Have you experienced any side-effects while taking tamoxifen? Did it take you a while to figure out that it was tamoxifen causing your symptoms? Have you experienced this with any other medications? Did you feel inferior, insecure and incapable when experiencing these side effects? I did. And this is my story of a little-known side effect of tamoxifen.
Last Updated November 2, 2020
Title photo credit: Michelle Blackburn
What is Tamoxifen?
Tamoxifen is a drug used in the treatment of estrogen responsive breast cancer. It blocks the action of estrogen, a hormone, to stop growth of breast cancer cells.
Tamoxifen is the cornerstone for hormonal treatment in younger breast cancer patients that are not yet in menopause. It has a good success rate for preventing cancer recurrence.
Patients are usually on this medication for 5 to 10 years. However, it is notorious for having side effects such as blood clots, liver problems, intestinal issues, weight gain and others.
One side effect, that I experienced, is not well understood or reported, but many people on tamoxifen experience it.
I started running before tamoxifen
I started hormonal therapy to prevent breast cancer recurrence in 2014. After chemotherapy and radiation, my oncologist put me on a medication (goserelin) to suppress my ovaries and a drug (exemestane) to prevent my cancer from responding to any estrogen.
Except for bone pains, I experienced very little side effects to these medications. Running seemed to help lessen the bone pains, so I kept running. I started by running 5 km, then gradually progressed to running 10 km, 10 miles and half marathons.
My first half marathon was during the Sault International Festival of Races in the fall of 2015. I ran it in a 2:37:20 time. Not a great time, but not bad for my first one. Surprisingly, I won first place in my age category. I wanted to run faster and was all set to work harder.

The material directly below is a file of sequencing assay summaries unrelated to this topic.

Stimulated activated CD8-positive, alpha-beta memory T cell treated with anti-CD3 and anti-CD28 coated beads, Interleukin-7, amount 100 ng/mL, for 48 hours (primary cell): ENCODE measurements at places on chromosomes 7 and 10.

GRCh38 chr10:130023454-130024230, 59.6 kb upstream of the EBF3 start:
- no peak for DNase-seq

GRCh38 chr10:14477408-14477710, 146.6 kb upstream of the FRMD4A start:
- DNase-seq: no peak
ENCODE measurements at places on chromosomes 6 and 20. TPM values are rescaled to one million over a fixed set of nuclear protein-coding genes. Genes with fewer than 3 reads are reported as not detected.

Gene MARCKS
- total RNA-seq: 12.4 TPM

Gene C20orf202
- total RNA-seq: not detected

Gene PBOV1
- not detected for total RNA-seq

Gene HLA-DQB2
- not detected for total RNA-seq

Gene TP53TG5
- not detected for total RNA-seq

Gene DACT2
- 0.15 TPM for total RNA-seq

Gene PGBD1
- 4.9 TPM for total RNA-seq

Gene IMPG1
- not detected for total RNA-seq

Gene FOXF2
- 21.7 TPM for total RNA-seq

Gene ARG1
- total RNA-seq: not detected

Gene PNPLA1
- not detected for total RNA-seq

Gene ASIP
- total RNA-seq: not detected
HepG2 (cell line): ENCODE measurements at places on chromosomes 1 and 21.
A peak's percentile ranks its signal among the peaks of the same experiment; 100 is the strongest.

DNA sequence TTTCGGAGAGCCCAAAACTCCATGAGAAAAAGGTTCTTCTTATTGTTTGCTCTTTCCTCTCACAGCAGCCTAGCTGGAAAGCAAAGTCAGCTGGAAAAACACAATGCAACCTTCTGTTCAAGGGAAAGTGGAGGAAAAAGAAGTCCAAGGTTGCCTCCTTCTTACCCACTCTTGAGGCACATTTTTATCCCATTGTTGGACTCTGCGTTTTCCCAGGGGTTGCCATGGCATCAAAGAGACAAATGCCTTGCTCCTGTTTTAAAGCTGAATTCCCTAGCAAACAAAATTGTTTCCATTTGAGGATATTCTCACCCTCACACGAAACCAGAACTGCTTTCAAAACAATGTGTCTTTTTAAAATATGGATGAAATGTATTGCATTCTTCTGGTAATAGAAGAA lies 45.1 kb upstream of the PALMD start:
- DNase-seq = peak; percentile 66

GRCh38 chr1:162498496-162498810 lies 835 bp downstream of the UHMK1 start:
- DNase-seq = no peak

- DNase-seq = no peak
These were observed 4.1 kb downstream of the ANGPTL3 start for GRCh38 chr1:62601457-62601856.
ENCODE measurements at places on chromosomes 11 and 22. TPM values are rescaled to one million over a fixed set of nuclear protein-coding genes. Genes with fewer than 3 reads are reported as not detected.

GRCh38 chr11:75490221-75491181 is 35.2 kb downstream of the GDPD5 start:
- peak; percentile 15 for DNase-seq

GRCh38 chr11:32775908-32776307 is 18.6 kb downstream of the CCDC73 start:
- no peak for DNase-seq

I signed up for a training program and wanted to run my next half marathon in under 2 hours and 30 minutes
Life was good during the first few months of tamoxifen.
Then my oncologist recommended that I go on tamoxifen. He was concerned that my estrogen blood profiles were not convincing enough that I was actually in menopause. In order for exemestane to be effective against breast cancer, I had to be in menopause. So, wanting to do everything I could to fight my cancer, I switched to tamoxifen.
I started training again in January of 2017. I had already been on tamoxifen for numerous months. My oncologist said my hormonal profile was good. I felt healthy and I was still running. I did not have any more bone pains. Life seemed good.
Then I started to have problems on tamoxifen.
A few weeks into my next half marathon training program, I was not improving. My fellow runners were all improving; getting faster and going further. I was not able to keep up with my running buddies. It was very frustrating to be putting all the work into my training, but go nowhere.
It got worse.
A little over half way through my program, I was getting slower.
It was becoming harder to run the distances that I had already run before.
I wasn’t recovering well from my runs.
My muscle soreness that lasted for days.
I seemed to be going backwards in my training.
My 5 km finishing times showed a steady decline.
My problems on tamoxifen got worse as I continued to run.
Then I ran my next half marathon.
I ran the famous and sold out Garry Bjorklund Half Marathon, which is part of the Grandmas Marathon Weekend in Duluth, MN.
Spoiler alert: It did not go well.
At the half way point, I started to get some leg muscle cramps. They got worse as I ran.
Two thirds of the way into the race, I couldn’t run 5 minutes without having a sudden muscle spasm that would bring tears to my eyes. I had to walk much of the last few miles.